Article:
Advice and Instruction in Classical Antiquity - 12-13/09/2019, Manchester (England)
The workshop aims to explore the linguistic and literary devices employed by ancient authors to advise or instruct their addressees. While instruction, a form of communication dependent on a teacher-pupil relationship, has been widely explored, especially in connection with philosophy (Baier, Manuwald and Zimmermann 2005; Braund 2009; Schafer 2011), the practice of giving advice and its distinction from teaching have not received the same degree of attention. Like a teacher, the advisor is usually in a superior position with respect to the addressee because of a claim to expertise in the matter. In contrast, the recipient of advice is not necessarily obliged to follow the suggestions (Ps.-Lib. char. epist. 5). Additionally, advice can be easily regarded as a ‘face-threatening act’ (Hall 2009): this is especially the case in the highly competitive aristocratic society of Late Republican Rome. To avoid difficulties, authors could, for example, choose to praise their addressee (Arist. Rhet. 1367b35-1368a37; Rhet. Her. 3,7; Ps.-Lib. char. epist. 92) or adduce exempla for imitation (Oppermann 2000).
FECHA/ DATE/DATA: 12-13/09/2019
LUGAR/LOCATION/LUOGO: University of Manchester (Manchester, England)
ORGANIZADOR/ORGANIZER/ORGANIZZATORE: Serena Cammoranesi (Manchester) ; Matt Ingham (Manchester) ; Paul Reichetanz (Rostock)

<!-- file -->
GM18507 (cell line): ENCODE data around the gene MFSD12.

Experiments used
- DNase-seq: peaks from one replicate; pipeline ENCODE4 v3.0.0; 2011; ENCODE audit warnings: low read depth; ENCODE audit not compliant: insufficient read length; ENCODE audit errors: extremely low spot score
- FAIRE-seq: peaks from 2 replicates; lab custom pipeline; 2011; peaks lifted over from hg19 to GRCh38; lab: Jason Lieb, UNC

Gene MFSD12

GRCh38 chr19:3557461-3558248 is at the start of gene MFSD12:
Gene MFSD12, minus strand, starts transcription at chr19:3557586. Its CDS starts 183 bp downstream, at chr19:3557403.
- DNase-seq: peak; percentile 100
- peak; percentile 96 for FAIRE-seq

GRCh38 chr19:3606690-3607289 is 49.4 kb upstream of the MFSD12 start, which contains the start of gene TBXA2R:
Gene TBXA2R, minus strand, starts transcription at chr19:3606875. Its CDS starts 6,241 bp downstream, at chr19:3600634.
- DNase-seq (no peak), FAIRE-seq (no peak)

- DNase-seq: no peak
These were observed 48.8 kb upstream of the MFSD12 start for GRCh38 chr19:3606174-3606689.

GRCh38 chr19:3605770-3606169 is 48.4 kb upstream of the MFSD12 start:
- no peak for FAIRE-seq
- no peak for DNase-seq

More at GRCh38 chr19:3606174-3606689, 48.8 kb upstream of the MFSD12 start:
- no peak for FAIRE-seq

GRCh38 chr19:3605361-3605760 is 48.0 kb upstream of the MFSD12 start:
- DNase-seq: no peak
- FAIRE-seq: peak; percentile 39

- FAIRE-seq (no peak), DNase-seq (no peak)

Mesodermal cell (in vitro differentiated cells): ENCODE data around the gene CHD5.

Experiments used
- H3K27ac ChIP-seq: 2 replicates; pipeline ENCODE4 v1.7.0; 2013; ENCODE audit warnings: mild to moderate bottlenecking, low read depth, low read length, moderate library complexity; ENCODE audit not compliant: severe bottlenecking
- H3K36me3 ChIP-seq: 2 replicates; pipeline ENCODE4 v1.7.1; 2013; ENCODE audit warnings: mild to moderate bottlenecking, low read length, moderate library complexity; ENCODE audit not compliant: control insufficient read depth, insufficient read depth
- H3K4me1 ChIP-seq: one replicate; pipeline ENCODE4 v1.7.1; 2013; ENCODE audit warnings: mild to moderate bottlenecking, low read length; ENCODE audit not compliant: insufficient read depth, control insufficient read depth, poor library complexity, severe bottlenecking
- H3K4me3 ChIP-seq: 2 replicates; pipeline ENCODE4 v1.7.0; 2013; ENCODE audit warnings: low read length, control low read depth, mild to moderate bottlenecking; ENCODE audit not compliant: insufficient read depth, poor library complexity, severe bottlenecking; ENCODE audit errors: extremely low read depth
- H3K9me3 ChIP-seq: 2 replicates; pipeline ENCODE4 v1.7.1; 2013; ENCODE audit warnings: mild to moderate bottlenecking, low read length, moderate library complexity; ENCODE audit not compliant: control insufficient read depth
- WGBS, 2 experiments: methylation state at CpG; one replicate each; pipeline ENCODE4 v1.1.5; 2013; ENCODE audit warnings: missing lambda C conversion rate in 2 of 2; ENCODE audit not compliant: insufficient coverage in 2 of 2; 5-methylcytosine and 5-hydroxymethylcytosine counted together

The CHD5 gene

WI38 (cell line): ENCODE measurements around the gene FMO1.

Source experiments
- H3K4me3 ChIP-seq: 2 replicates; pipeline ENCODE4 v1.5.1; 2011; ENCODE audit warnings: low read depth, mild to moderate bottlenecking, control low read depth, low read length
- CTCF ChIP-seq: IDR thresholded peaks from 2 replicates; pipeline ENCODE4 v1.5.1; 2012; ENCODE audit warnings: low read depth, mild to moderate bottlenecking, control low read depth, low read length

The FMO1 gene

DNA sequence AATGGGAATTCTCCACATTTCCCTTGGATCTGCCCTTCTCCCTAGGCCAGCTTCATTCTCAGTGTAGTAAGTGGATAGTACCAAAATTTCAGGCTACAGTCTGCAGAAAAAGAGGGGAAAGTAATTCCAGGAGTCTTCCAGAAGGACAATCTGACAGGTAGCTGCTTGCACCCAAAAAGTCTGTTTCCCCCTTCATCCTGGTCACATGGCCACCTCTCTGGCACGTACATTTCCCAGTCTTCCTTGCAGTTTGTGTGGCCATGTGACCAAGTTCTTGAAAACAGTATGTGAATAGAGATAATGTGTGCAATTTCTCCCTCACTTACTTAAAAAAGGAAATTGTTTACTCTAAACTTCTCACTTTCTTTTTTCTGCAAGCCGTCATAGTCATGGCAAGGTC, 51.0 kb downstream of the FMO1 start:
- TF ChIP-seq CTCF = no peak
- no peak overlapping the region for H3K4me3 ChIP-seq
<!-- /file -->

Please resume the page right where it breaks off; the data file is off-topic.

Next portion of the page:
lthough rhetorical strategies for advice and instruction overlap to some degree, scholarship has tended to focus on each phenomenon and genre separately. The workshop aims to bridge this divide. By considering these two phenomena as part of the same spectrum, it seeks to examine classical texts of advice and instruction, ranging from oratory, letters, treatises and didactic poetry, in order to address and explore the following questions in a more holistic fashion:
What are the main features of teaching and advisory communication? Which expressions are used to give advice or instructions? How do they differ across the genres?
What devices are commonly employed to make the suggestions and the teachings plausible (e.g. exempla, praise, specific expressions, etc.)?
How does the advisor/teacher perceive his relationship to the addressee/pupil? How does this perception influence the way in which the suggestions/instructions are presented?
What effect do literary models have on the teaching and advisory role of the speaker?
To what extent can we speak about a development of the advisory and teaching motifs across the centuries?
This is the first of two workshops, jointly organised by the Departments of Classics at the University of Manchester and the University of Rostock.
Keynote Speaker: Bruce Gibson (Liverpool)
Jenny Bryan (Manchester)
Laura Chambers (Manchester)
Johanna Cordes (Hamburg)
Aurelia Gumz (Tübingen)
Matthew Ingham (Manchester)
Ruth Morello (Manchester)
Paul Reichetanz (Rostock)
All are welcome. There will be no conference fee; however, if you wish to attend please email email@example.com by September 1st.
Thanks to the generosity of the Department of Classics, Ancient History, Archaeology and Egyptology at the University of Manchester, the Classical Association, the Society for the Promotion of Hellenic Studies, and the North West Consortium Doctoral Training Partnership, we are able to offer a limited number of bursaries for Postgraduate students towards travelling and/or accommodation costs. For further information please get in touch.